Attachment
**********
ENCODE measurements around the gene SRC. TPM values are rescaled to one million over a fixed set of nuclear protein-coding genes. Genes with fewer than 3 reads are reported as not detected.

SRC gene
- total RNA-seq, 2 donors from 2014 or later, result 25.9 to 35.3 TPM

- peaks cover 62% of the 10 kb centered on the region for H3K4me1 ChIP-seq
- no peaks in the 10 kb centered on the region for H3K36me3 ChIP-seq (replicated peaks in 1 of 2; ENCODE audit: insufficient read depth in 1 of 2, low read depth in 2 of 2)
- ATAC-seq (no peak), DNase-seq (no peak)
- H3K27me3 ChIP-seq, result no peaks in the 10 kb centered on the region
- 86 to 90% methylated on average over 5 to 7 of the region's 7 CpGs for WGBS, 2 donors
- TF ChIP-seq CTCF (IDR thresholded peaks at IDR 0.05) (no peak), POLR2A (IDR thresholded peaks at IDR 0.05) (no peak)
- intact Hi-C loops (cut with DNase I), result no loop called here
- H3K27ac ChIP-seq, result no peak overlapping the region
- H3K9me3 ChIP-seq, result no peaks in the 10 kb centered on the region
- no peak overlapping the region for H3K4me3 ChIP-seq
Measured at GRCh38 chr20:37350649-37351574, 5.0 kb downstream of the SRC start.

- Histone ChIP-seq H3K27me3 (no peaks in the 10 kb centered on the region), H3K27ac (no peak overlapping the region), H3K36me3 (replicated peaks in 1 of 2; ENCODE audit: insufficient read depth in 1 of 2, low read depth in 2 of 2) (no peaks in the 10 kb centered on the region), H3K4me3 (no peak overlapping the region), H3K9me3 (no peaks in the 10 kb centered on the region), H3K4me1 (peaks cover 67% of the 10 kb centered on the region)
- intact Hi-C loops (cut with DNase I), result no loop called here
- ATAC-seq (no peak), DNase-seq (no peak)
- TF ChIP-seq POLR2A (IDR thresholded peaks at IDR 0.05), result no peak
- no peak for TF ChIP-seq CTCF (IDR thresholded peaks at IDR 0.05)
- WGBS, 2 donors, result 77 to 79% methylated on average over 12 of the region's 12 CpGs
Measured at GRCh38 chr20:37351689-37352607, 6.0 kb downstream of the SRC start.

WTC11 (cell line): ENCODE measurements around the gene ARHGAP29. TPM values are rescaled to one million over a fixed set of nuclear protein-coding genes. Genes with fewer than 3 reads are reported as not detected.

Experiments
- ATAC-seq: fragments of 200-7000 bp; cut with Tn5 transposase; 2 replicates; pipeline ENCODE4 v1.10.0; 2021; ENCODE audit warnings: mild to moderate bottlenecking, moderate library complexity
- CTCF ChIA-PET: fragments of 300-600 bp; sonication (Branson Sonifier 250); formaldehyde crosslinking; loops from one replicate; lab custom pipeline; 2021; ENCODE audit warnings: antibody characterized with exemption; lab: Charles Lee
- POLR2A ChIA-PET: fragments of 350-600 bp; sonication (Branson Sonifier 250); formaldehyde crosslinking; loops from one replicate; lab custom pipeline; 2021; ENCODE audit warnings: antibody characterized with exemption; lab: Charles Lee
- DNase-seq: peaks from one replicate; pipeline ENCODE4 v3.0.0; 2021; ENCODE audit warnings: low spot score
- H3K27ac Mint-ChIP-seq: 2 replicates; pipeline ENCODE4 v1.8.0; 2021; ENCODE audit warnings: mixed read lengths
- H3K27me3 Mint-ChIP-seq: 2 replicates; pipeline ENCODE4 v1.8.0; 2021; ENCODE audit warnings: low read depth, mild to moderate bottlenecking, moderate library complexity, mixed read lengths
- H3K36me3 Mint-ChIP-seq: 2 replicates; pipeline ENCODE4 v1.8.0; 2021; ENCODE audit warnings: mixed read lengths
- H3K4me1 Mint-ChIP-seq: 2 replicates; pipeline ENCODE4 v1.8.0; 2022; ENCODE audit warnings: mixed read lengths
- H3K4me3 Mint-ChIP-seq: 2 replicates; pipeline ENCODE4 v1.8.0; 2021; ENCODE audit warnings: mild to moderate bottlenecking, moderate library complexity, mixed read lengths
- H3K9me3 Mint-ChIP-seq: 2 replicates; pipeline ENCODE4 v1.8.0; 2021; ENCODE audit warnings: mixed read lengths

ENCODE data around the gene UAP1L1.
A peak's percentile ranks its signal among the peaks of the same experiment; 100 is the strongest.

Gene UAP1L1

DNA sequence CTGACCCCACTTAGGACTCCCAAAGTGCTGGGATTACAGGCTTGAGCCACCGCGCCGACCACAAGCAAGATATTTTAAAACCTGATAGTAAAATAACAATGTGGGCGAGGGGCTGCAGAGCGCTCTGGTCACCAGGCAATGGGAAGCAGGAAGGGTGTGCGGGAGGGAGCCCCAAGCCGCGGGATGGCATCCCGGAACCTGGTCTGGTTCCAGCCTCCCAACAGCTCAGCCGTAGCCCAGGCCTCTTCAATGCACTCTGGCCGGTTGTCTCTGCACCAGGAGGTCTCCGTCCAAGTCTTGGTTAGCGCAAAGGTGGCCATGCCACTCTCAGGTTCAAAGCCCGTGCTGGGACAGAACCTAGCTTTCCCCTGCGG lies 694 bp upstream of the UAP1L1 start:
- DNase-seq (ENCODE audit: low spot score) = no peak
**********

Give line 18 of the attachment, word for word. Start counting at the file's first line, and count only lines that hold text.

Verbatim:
- TF ChIP-seq POLR2A (IDR thresholded peaks at IDR 0.05), result no peak